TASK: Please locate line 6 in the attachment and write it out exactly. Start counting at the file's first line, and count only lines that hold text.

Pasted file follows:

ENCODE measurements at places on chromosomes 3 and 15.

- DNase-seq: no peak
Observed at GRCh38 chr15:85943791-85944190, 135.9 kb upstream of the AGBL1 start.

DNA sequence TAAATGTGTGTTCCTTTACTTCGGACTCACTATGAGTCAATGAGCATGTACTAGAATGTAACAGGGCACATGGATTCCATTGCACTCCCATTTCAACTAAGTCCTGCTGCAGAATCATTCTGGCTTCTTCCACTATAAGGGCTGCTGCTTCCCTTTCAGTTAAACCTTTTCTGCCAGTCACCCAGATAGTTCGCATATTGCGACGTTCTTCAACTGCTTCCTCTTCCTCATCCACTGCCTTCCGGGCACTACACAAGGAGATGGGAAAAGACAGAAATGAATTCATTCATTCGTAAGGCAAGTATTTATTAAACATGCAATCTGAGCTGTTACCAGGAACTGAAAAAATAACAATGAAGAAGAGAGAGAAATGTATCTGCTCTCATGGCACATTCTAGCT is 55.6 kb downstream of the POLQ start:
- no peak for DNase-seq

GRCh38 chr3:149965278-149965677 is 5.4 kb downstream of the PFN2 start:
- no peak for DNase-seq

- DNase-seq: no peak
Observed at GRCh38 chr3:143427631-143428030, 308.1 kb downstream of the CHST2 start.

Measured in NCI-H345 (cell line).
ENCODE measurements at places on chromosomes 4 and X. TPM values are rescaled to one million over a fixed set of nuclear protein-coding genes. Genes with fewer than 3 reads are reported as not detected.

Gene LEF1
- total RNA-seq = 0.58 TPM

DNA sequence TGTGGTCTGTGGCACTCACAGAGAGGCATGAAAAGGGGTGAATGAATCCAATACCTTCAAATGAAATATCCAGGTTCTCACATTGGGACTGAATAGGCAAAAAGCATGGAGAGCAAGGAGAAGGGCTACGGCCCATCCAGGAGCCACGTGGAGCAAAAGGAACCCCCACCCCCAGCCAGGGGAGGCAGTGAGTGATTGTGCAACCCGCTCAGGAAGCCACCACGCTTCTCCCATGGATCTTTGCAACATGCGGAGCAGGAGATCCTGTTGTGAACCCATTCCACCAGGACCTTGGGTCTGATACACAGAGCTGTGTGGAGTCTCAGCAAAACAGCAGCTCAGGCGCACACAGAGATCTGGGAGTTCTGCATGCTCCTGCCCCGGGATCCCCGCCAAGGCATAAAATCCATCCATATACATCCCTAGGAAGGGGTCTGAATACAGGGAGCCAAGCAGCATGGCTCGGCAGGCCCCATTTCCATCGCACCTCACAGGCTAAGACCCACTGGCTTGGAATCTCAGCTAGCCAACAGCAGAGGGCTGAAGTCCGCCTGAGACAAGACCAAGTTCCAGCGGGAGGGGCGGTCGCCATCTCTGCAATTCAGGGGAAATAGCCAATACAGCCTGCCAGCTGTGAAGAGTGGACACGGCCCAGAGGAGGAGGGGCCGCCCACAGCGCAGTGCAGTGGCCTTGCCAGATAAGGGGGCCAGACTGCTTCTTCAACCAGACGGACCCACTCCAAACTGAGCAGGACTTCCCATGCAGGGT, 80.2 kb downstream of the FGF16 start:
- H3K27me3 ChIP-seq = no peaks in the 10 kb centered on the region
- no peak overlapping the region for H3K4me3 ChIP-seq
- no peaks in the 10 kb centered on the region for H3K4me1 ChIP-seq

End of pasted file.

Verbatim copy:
GRCh38 chr3:149965278-149965677 is 5.4 kb downstream of the PFN2 start: